Though the list of fascinating characters are endless, here are 10 that Americans can get to know in movies that have been released in the USA.
In the mobster family drama Anime Nere (Black Souls), one of my top five favorite movies of the last few years, Fabrizio Ferracane’s portrayel of Luciano is my favorite character. With Luciano, director Francesco Munzi has created the perfect storm: a powerful story from Gioacchino Criaco’s book, exquisite cinematography by Vladan Radovic, spot on dialogue and skillful direction by Munzi, and Ferracane’s delicate approach to the tortured Luciano, who just wants to be left alone to tend his goats.
In Paolo Virzì’s ‘Il Capitale Umano’ (Human Capital), Valeria Bruni Tedeschi plays fragile Carla Bernaschi, the wife who doesn’t have to worry her pretty little head about anything bad that is happening in her family until it comes knocking on her door. Based on Stephen Amidon’s book about an American tragedy, this Italian version is really fascinating and Bruni Tedeschi is the best thing in it.
Toni Servillo is almost always the best thing in every movie he’s in, but playing Jep Gambardella in Paolo Sorrentino’s La Grande Bellezza (The Great Beauty) is maybe the best thing anybody’s done in the last dozen years. For Gep, a journalist who wrote an important book years ago and has spent the time since resting on the laurels, everything in life seems like an exaggeration; a vapid, narcissistic, waste of time. In the midst of his socialite life in Rome he is surrounded by self-absorbed pseudo-intellectuals and artists that sully the name of art with meaningless nonsense, and he’s hesitant to contribute to the blah, blah blah that he feels swirling around him.
“Ci sono cose più importanti che provocare me”, Gep tells a young artist who has just run naked, smashing her head into an aqueduct as part of her performance. “There are more important things than provoking me.”
People tell me they are tired of Margherita Buy getting all the awards, but she earned them fair and square playing Margherita, the female version of Nanni Moretti in his film tribute to his mother, Mia Madre (My Mother).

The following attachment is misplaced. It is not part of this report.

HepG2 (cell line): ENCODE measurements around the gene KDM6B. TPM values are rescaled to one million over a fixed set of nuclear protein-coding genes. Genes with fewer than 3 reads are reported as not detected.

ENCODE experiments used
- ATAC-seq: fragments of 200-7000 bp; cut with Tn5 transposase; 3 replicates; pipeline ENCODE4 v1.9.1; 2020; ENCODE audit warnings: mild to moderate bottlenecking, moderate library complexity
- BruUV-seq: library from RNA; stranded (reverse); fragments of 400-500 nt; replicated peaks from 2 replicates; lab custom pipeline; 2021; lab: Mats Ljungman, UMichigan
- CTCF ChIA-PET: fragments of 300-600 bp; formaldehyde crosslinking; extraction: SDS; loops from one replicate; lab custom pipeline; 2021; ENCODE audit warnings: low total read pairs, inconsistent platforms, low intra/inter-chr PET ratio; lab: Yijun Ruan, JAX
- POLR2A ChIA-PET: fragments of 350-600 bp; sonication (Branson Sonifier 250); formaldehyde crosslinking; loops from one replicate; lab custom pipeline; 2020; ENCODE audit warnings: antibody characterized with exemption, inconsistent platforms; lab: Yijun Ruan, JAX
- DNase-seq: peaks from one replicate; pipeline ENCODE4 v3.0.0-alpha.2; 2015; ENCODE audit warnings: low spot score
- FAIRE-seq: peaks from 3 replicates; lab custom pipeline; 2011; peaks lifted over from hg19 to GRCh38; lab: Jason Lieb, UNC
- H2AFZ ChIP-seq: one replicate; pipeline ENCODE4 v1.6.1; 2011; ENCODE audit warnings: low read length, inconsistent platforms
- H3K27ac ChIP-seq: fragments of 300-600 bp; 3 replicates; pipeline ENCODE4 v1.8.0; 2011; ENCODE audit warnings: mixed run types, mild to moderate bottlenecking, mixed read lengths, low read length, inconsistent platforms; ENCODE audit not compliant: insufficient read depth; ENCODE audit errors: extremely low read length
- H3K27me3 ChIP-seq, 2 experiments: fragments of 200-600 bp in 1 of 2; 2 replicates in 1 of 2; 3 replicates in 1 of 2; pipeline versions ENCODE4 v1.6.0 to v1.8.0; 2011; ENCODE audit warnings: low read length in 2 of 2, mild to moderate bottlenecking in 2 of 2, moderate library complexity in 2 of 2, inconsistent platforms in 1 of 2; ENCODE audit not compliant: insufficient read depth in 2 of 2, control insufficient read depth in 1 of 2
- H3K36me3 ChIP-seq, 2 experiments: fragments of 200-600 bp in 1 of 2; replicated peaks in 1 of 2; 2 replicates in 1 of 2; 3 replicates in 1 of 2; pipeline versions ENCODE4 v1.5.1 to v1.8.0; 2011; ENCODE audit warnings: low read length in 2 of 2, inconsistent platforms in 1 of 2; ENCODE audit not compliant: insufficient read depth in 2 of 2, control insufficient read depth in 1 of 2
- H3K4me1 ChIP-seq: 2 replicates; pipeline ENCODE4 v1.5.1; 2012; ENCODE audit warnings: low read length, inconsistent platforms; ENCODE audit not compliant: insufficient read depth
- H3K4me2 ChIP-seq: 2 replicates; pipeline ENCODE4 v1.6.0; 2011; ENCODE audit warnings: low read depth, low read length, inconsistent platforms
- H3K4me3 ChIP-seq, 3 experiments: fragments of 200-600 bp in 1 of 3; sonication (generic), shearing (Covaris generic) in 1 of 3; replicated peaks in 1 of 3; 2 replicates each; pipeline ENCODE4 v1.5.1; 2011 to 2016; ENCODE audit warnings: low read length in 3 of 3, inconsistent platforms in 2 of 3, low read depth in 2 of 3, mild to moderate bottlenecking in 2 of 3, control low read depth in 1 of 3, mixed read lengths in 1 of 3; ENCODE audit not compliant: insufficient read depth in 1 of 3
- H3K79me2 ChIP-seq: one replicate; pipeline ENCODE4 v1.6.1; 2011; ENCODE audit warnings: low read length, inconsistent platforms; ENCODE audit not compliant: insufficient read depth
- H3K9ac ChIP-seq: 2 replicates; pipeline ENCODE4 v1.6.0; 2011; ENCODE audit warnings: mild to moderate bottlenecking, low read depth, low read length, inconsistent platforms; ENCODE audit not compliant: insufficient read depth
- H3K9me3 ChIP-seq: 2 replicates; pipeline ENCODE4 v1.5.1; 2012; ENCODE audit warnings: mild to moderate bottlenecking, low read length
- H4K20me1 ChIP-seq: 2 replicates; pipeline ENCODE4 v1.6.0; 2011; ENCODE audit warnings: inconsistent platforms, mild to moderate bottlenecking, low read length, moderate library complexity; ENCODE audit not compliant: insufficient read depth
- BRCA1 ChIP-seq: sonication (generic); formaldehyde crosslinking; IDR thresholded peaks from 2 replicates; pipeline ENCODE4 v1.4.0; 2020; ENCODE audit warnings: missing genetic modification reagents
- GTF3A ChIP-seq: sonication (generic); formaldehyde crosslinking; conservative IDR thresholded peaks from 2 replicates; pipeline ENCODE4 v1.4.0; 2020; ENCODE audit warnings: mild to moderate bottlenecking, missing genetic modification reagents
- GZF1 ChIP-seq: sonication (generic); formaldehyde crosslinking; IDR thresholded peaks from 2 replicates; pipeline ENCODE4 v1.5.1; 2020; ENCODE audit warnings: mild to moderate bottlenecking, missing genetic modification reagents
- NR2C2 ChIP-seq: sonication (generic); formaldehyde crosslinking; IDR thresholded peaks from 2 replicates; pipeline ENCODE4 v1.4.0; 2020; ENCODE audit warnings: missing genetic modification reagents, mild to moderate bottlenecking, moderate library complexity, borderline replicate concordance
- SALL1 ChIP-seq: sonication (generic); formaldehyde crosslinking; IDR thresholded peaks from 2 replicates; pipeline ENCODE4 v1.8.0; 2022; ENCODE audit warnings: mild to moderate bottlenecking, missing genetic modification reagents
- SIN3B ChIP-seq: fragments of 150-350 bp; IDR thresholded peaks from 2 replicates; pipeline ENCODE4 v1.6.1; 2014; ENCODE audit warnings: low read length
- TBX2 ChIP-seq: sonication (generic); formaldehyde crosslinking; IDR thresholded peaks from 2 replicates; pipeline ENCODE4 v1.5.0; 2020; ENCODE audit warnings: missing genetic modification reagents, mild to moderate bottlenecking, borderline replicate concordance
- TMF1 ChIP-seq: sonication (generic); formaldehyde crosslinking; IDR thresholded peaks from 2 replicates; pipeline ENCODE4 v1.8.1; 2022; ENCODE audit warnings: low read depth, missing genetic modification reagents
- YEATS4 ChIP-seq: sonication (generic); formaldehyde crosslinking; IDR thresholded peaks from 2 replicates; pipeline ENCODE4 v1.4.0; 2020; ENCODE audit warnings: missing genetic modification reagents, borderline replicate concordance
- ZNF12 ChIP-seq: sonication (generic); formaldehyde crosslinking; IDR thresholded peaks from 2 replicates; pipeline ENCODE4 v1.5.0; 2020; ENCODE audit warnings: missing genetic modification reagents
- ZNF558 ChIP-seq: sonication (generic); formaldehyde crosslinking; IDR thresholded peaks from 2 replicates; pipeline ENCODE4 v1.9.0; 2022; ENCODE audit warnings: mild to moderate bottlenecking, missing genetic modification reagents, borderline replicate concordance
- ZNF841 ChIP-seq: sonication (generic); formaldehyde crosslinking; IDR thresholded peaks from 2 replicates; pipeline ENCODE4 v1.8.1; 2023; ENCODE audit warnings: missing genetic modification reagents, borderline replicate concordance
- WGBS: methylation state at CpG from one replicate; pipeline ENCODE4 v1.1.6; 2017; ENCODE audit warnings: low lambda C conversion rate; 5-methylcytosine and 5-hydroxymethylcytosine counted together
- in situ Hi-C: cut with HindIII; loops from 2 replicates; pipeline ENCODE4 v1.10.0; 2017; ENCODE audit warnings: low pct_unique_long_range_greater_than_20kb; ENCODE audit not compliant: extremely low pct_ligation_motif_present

Both Buy and Moretti do a really fascinating job of creating Moretti’s feminine alter ego and though this one is not yet available Music Box Films will be showing it around the country in late August and streaming is sure to follow, so stay tuned for updates.
Alba Rohrwacher is surely one of Italy’s best actors and was never better than she was as Mina in the English language Hungry Hearts from director Saverio Costanzo. Also starring Adam Driver as her alarmed husband and father of her (starving) child, Hungry Hearts is a really intense and frightening portrayal of the ultimate “crunchy mom.”
Time Magazine called Filippo Timi’s performance as dictator Benito Mussolini in Marco Bellocchio’s Vincere “one of the 10 best that wouldn’t win an Oscar”, and they were right.
In one of the most perfect little movies I have ever seen, Pranzo di Ferragosto (Mid-August Lunch), Gianni Di Gregorio plays Gianni, the unemployed Mamma’s boy who gets roped into babysitting all the neighborhood old ladies so their families can go to the beach.
Greta Scarano’s badass performance as Viola in the Netflix production of Suburra is my favorite of 2015.
Ten episodes of a mini-series based on the movie are to be produced by Netflix and will also be available in the US but are not due out until 2017. For now, Netflix has the movie and it should be on the top of your “to-do list”.
In Matteo Garrone’s ‘Reality’ Aniello Arena couldn’t have been a better choice for the part of Luciano, and yet Garrone had to go to some extra trouble to get him; he’s serving a life sentence in a maximum security prison for murder.
When Luciano, the family’s favorite cut-up, gets talked into trying out for an Italian reality show, he’s on board at first just to please his children, but it doesn’t take long to catch the celebrity bug. The transformation from loving husband and father to obsessed, TV star wannabe is quick but authentic.
It wouldn’t have been the same movie without him and Arena, who was only able to participate through a work release program may be the single biggest cinema surprise in years. Was he acting or is he really Luciano? I don’t suppose we’ll ever know, but he is perfect.
In Antonio Piazza and Fabio Grassadonia’s ‘Salvo’, Saleh Bakri plays the title character, a hired hitman with a heart that not even he understands. He’s tough and he’s feared, but he’s…lonely? I’m not sure, but when he kills her brother and then kidnaps blind Rita (Sara Serraiocco), something magical happens that changes both of their lives.